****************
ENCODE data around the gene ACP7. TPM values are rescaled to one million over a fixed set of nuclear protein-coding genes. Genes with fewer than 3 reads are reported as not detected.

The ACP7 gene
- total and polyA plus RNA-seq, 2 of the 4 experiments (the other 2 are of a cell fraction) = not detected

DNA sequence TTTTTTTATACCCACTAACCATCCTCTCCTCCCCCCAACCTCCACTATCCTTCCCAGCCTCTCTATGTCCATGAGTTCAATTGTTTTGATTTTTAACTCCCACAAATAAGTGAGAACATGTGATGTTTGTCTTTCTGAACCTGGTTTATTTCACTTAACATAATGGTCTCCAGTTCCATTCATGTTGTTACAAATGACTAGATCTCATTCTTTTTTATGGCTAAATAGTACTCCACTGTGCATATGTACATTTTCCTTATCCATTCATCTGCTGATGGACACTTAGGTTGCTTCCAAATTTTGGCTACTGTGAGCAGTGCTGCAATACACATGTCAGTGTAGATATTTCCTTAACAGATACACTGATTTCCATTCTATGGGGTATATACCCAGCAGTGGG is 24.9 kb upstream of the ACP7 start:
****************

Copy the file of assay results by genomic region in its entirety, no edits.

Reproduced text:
ENCODE data around the gene ACP7. TPM values are rescaled to one million over a fixed set of nuclear protein-coding genes. Genes with fewer than 3 reads are reported as not detected.

The ACP7 gene
- total and polyA plus RNA-seq, 2 of the 4 experiments (the other 2 are of a cell fraction) = not detected

DNA sequence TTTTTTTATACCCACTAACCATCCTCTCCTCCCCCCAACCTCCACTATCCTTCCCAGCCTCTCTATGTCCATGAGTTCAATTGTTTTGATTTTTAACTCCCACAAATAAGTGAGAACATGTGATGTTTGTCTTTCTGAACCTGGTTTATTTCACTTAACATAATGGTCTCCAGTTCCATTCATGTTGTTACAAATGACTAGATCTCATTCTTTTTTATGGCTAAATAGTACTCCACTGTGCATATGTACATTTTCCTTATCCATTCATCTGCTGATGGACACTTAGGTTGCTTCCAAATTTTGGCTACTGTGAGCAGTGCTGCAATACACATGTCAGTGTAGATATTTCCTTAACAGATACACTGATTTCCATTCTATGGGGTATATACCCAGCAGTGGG is 24.9 kb upstream of the ACP7 start: